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Link to: 2015 LVVTA Newsletter Jan-April


Reform2June-July 2013 VLR Programme Update Number 1

 Welcome to this update on progress with Vehicle Licensing Reform, a joint NZTA and Ministry of Transport programme. 

WoF and CoF inspection frequencies – Rule amendment update

During April and May the NZTA consulted publicly on a draft amendment to the Land Transport Rule: Vehicle Standards Compliance (2002) to implement Government’s decisions on WoF and CoF inspection frequencies. We received 178 submissions and these are being reviewed before the Rule can be signed with confirmed implementation dates. For WoF the proposal is to change the frequency of warrant of fitness inspections, based on a vehicle’s date of first registration in New Zealand or overseas. For CoF the proposal is to extend the variable inspection frequency range to three to 12 months, with the default inspection frequency remaining at six-monthly as the risk profile of the heavy fleet does not justify changing this default. In addition to the proposed Rule changes, the consultation canvassed views on inspection frequencies and definitions of veteran and vintage vehicles, and on the CoF inspection frequency requirements for cars used in vehicle rental services. An announcement about the Rule being signed is expected in late July.

Certificate of Fitness workshops proved productive

During early June the NZTA convened three reference groups of representative stakeholders, customers, providers and vehicle repairers to participate in three day-long workshops for discussions about the CoF service delivery model review. The discussions were productive and generated three perspectives which the VLR team will use to inform the policy decisions. It was also pleasing that some service providers who attended spoke very highly of the workshops and felt they were listened to. The next set of workshops is in July, with a final round again of three day-long workshops in August.

Transport Services Licensing (TSL) future options assessed

Since March the NZTA and MOT TSL project has been considering options for how to improve the entry, management and exiting of transport service operators, and whether farmers and trades people might be excluded from the Goods Service Licensing (GSL) regime. The scope, risks and benefits of the current transport licensing system have been assessed, aiming for the right balance for the TSL system, based on what an operator does and the characteristics of their vehicle.  The TSL project team is talking to stakeholder representative groups shortly about various options to gain input into the policy process before reporting options to the Transport Minister in late September.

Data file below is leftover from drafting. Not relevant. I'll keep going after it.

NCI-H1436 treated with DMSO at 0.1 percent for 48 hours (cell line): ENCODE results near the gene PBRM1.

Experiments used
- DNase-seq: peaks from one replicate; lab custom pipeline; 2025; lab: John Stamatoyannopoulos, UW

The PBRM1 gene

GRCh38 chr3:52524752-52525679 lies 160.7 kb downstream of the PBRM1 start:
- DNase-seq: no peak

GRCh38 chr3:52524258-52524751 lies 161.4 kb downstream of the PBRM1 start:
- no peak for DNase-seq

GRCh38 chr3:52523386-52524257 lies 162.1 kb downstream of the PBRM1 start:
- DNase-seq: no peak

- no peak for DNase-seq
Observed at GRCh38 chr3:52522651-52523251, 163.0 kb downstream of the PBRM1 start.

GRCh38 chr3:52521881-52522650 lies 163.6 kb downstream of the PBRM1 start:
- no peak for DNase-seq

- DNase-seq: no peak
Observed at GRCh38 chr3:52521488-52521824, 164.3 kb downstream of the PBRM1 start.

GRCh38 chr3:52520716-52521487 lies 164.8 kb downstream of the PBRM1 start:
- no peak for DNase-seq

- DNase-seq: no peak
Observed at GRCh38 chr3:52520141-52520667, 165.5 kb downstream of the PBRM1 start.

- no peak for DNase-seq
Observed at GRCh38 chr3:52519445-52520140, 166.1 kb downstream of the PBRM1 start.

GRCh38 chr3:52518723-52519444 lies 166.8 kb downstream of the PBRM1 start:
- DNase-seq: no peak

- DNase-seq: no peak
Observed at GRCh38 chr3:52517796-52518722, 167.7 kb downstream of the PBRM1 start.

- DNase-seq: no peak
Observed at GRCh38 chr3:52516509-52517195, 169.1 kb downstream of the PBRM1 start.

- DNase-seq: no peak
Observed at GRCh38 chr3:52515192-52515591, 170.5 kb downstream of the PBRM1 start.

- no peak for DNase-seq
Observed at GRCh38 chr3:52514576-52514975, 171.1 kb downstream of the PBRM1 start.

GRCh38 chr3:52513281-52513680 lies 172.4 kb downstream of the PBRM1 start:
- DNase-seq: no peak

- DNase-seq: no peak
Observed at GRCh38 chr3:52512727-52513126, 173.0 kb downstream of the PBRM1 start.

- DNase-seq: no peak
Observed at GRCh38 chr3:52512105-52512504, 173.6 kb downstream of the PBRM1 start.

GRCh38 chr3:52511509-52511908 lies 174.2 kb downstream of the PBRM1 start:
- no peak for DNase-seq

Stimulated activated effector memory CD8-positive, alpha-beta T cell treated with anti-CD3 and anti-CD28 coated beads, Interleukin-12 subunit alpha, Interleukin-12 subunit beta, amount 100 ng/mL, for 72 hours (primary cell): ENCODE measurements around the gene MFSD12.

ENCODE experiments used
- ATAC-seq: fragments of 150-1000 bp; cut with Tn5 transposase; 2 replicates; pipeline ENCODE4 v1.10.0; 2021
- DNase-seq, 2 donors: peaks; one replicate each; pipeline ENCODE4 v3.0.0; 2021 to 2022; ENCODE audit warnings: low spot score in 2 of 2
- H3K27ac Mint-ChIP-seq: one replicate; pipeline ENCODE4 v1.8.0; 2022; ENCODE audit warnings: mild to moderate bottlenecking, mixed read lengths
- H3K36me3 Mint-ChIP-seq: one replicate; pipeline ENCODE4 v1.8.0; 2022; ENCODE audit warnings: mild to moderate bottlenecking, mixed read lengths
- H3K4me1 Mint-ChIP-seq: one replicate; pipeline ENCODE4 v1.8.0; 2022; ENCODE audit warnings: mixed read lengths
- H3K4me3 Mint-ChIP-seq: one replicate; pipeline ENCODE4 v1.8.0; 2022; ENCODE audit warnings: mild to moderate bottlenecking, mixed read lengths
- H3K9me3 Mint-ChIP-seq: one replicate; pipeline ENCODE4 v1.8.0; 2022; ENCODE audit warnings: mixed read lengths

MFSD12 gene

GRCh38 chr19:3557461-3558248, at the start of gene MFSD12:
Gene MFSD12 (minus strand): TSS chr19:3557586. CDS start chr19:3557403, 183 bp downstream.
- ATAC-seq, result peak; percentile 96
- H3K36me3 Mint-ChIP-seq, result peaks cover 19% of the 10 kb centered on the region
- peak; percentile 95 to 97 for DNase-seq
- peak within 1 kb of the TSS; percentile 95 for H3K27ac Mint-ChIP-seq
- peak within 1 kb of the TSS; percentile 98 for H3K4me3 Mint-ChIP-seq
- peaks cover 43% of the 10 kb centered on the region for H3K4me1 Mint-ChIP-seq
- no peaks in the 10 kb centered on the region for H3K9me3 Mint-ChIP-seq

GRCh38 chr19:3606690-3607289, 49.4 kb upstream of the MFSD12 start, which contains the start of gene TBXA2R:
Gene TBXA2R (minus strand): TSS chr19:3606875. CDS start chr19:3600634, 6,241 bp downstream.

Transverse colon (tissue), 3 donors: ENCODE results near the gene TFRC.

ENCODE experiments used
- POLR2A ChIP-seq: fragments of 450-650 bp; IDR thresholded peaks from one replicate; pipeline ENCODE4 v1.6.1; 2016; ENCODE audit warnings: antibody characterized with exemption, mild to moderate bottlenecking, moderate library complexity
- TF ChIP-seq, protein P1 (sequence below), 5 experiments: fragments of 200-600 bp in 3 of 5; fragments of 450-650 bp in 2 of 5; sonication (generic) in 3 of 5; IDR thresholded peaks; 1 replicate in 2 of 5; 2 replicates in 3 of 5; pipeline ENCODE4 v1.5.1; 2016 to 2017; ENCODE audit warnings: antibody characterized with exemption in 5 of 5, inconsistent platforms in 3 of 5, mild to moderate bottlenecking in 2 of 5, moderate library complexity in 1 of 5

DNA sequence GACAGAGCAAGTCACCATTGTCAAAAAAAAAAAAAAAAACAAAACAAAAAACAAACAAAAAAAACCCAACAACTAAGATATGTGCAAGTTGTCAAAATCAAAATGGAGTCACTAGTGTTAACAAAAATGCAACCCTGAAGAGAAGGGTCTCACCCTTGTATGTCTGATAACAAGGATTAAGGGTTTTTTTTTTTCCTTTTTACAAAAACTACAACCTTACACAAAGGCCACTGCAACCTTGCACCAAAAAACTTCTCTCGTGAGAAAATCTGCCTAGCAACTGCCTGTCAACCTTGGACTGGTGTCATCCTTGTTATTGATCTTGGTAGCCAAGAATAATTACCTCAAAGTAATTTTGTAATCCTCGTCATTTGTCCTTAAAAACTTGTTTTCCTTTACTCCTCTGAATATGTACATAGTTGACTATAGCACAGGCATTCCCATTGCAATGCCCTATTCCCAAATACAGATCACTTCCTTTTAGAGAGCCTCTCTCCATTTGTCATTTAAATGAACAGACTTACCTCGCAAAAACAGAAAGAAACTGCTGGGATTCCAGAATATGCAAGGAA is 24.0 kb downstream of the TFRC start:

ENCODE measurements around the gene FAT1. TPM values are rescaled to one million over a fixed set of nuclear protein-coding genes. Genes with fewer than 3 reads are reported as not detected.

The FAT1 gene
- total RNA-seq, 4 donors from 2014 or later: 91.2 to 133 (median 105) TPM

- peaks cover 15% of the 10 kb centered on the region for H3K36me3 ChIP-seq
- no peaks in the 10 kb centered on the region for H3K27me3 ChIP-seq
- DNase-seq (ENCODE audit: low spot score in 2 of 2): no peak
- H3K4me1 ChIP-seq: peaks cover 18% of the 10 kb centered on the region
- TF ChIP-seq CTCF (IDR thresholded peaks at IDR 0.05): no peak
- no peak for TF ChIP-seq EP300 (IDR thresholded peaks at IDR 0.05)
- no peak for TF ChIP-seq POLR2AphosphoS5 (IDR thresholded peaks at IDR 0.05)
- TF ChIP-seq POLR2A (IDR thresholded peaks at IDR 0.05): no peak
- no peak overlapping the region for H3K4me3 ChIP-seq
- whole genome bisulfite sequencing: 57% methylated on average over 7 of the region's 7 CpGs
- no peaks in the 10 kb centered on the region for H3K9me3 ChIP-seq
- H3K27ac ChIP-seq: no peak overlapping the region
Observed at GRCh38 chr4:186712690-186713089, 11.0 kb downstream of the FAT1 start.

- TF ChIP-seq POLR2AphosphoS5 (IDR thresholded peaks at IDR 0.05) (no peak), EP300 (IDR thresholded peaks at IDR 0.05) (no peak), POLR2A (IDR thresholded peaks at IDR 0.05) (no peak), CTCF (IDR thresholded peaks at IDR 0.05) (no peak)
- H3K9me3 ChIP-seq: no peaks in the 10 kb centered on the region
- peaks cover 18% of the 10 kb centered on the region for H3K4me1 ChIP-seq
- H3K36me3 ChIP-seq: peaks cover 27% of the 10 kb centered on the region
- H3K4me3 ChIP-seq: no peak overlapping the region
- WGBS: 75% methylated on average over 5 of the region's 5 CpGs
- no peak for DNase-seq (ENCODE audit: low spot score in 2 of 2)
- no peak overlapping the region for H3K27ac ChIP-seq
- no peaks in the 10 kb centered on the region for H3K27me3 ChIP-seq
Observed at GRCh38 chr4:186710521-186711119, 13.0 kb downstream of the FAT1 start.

Annual vehicle licensing (AVL) changes being considered

Recommended changes to the annual vehicle licensing system are currently being shaped in order to make it easier for vehicle owners to re-license their vehicle online and pay on time. Too many people are getting licensing infringements, with about $4 million in fines issued monthly, and the system needs updating. The AVL project is talking to key stakeholders, including the Ministry of Justice, Road Police and some local territorial authorities, and expects to define initiatives to the licensing process in August. These include any funding implications and proposed changes to legislation. Changes to the annual vehicle licensing system are not expected to adversely impact road safety. The recommended approach will use targeted tools to encourage people to pay on time and comply. This approach is significantly different from the current process, which relies heavily on issuing infringements to deal with vehicle owners who do not renew their licence on time.

Want more information?

For more information about the VLR projects see the NZTA website here or email 

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Vehicle Licensing Reform aims to modernise the regimes for Certificate of Fitness, Transport Services Licensing, Annual Vehicle Licensing and Warrant of Fitness, to achieve compliance cost savings for businesses and households. Savings can be made without compromising the current objectives of these systems, particularly where road safety is involved. Road safety remains a key driver. 

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